Data Analysis

Descriptive statistical analyses were performed using SAS® software, version 9.3, and Microsoft Access version 2007. To analyze continuous variables, descriptive statistics were used and included the number of subjects (n), mean, standard deviation, median, minimum, and maximum. This study was conducted in accordance with the clinical protocol, Good Clinical Practice guidelines, and International Standards Organization standards. Prior to study enrollment, all required institutional review board approvals were obtained.

Results

Subject demographic data for the 242 subjects have been previously reported and are consistent with those of other GEA clinical studies.21 A total of 210 subjects were available for follow-up at 24 months and 201 subjects were available at 36 months. Subject disposition was compared with data from 12 months published previously (Table 1).21

Table 1 Study Subject Disposition at Months 12, 24, and 36

There were no serious adverse device-related effects reported in the CLARITY Study. The primary effectiveness outcome, with success defined as a PBLAC score of ≤75, was met in 76.9% of the intention-to-treat (ITT) cohort at 12 months, exceeding the FDA success criteria.21 The PBLAC instrument was not used after the Month 12; instead, subjects were asked to describe the last menstrual period (LMP) experienced prior to follow-up visits at Month 12, Month 24, and Month 36. Subjects’ menstrual bleeding remained stable during the long-term follow-up. At Month 12, 90.9% of subjects described their LMP as none, lighter than normal, or normal and 9.1% reported heavy periods. This effect persisted at 36 months, with 88.6% of subjects describing their LMP as none, lighter than normal, or normal and 11.4% reporting heavy periods (Table 2). The full cohort of available subjects at 24 months (210) did not complete subject perception questions (last menstrual period, satisfaction, and recommendation) or QoL instruments because IRB/Ethics Committee approval of the protocol amendment had not been obtained by the time of their visit.

Table 2 Study Description of Her Last Menstrual Period Prior to Follow-Up Visit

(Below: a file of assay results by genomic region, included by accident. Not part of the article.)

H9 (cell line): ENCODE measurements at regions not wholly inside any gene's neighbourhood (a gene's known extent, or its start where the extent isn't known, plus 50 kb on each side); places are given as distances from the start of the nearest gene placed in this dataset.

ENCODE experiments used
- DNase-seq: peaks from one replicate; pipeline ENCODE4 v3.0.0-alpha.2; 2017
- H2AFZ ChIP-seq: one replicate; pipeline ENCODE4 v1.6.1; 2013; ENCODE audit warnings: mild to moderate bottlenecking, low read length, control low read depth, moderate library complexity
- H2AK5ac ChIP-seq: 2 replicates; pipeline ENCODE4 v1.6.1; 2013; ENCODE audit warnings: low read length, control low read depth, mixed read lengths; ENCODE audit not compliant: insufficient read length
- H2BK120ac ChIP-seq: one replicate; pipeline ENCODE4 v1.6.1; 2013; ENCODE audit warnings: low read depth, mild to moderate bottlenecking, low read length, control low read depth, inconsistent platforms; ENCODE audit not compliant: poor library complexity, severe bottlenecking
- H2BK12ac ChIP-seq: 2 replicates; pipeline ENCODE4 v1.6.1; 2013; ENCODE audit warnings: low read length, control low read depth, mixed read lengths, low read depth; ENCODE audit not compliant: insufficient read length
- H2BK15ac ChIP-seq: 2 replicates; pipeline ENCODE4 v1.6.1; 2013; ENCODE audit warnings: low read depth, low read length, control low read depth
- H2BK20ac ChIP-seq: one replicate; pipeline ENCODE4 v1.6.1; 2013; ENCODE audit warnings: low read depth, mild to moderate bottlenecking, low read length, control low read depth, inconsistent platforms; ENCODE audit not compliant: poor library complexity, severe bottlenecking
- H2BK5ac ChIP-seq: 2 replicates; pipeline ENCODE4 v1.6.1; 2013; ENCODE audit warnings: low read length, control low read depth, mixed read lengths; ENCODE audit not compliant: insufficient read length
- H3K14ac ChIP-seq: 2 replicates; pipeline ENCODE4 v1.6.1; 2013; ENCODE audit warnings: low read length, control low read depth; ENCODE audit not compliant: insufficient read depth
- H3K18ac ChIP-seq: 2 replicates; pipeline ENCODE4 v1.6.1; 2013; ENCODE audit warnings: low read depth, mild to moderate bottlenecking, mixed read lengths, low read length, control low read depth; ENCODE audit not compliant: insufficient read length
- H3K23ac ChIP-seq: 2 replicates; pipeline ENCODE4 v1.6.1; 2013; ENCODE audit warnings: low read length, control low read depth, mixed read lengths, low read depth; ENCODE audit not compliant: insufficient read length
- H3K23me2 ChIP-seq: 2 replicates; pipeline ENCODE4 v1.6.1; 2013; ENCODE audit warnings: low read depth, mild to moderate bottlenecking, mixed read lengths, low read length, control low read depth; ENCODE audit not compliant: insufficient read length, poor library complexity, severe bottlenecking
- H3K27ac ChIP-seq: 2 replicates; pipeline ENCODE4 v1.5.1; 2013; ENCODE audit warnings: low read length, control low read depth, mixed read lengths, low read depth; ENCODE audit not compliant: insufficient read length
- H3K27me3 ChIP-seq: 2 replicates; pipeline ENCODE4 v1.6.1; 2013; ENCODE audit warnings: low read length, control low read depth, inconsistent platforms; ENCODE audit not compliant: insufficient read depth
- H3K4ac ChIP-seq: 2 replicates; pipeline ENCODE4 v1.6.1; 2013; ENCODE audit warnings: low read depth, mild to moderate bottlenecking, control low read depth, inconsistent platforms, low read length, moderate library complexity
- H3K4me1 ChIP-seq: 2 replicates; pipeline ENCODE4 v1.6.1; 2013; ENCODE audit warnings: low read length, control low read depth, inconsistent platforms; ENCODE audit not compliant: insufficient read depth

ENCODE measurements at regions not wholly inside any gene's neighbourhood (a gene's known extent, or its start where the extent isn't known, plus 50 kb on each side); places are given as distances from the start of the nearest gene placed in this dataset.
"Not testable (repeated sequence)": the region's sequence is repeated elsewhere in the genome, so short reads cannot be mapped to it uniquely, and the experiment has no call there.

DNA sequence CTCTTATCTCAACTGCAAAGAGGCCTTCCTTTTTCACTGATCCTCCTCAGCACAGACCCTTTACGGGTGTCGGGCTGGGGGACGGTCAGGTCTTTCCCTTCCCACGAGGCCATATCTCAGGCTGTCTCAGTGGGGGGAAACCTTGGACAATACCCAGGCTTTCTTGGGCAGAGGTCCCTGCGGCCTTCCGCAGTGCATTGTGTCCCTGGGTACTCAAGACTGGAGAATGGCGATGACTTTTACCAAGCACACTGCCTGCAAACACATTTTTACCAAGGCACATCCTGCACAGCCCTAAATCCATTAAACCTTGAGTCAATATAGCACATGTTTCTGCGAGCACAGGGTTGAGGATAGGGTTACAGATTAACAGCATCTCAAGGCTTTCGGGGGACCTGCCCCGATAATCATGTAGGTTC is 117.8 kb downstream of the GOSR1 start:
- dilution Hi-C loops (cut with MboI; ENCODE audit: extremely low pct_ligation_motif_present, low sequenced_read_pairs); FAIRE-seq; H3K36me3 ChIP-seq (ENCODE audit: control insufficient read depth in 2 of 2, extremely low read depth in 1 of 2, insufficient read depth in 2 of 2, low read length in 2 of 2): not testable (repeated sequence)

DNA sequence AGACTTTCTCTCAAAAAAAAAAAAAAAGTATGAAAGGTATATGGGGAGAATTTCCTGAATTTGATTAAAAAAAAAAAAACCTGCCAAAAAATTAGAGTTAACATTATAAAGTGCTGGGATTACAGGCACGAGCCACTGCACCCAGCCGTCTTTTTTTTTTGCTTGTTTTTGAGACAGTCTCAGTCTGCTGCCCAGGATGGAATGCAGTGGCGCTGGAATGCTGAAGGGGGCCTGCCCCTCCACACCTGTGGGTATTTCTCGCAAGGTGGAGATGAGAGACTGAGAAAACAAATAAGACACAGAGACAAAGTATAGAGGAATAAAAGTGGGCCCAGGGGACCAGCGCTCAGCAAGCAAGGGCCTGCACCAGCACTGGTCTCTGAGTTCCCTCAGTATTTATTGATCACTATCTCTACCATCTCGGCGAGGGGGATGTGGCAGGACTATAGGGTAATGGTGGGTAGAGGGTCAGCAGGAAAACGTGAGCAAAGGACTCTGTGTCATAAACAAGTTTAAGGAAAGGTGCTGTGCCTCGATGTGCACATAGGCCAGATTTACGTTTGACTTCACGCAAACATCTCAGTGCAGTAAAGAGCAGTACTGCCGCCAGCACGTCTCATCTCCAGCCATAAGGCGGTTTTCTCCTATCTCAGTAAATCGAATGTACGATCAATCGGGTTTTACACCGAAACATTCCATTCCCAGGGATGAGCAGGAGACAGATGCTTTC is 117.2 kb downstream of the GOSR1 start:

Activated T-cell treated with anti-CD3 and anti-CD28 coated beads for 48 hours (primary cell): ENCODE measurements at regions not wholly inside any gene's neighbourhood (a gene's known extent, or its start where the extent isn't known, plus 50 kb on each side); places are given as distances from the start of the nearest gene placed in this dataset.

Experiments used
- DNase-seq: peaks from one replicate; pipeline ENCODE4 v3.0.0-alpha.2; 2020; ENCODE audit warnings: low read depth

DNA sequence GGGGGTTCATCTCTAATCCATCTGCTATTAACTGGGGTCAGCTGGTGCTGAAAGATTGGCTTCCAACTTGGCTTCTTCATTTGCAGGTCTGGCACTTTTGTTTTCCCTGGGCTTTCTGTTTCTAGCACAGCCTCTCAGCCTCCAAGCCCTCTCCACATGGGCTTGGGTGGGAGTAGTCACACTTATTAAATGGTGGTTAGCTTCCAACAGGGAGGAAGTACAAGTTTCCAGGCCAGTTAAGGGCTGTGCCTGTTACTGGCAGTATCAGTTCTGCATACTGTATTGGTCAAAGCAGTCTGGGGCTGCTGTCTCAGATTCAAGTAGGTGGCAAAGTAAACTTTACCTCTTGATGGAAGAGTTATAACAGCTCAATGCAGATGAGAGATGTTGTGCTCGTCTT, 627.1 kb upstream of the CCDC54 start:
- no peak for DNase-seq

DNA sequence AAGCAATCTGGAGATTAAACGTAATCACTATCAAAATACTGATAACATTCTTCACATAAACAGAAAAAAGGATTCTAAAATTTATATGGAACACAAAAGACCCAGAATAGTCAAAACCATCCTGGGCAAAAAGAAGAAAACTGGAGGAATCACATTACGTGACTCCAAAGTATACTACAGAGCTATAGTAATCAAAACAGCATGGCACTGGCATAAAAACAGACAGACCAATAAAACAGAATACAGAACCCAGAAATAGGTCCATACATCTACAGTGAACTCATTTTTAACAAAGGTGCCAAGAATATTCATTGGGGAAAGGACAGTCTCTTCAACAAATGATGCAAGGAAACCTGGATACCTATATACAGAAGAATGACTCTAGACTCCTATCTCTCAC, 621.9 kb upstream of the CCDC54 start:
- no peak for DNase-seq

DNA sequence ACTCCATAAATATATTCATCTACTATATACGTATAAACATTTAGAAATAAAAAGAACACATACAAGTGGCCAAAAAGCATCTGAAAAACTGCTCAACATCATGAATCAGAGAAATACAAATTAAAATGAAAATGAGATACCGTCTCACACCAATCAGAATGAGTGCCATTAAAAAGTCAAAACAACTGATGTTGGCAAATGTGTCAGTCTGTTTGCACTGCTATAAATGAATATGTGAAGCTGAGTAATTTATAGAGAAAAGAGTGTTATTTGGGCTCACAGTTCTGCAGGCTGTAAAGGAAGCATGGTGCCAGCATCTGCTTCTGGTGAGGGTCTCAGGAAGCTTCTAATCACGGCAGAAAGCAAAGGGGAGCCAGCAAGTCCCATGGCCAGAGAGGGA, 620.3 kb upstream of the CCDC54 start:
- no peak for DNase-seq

Subjects’ satisfaction with the outcome of Cerene treatment and willingness to recommend the procedure to others also remained stable. Eighty-five percent of the subjects reported that they were “satisfied” or “very satisfied” with Cerene treatment at the month 36 visit; 90.7% of the subjects reported they would “definitely” or “maybe” recommend the procedure (Figure 1).

Figure 1 Subject satisfaction with cerene treatment outcome and willingness to recommend.

Note: *At 24 months, the full cohort of available subjects did not complete all questions or questionnaires because IRB/Ethics Committee approval of the protocol amendment had not been obtained by the time of their visit.

Improvement in subjects’ QoL, as measured by the impact of menstrual bleeding on daily activities and the occurrence of premenstrual symptoms, was sustained for 3 years after treatment. At screening, 84% of the subjects reported their daily activities as being limited often, most often, very often, or all the time in the MIQ. However, by month 12, 90% of the subjects reported their activities were not limited or only slightly limited, which persisted through the Month 36 visit (Figure 2). Likewise, 75% of the subjects reported a high incidence of premenstrual symptoms through the PMSIS tool at screening, whereas at 12 months after Cerene treatment, 83% of the subjects reported they were free of symptoms often, most often, very often or all the time. This reduction in premenstrual symptoms was also maintained at month 36 (Figure 3).

Figure 2 MIQ: Impact of heavy menstrual bleeding on work, physical, social/leisure activities.

Note: *At 24 months, the full cohort of available subjects did not complete all questions or questionnaires because IRB/Ethics Committee approval of the protocol amendment had not been obtained by the time of their visit.

Figure 3 PMSIS: Incidence and severity of premenstrual symptoms.

Note: *At 24 months, the full cohort of available subjects did not complete all questions or questionnaires because IRB/Ethics Committee approval of the protocol amendment had not been obtained by the time of their visit.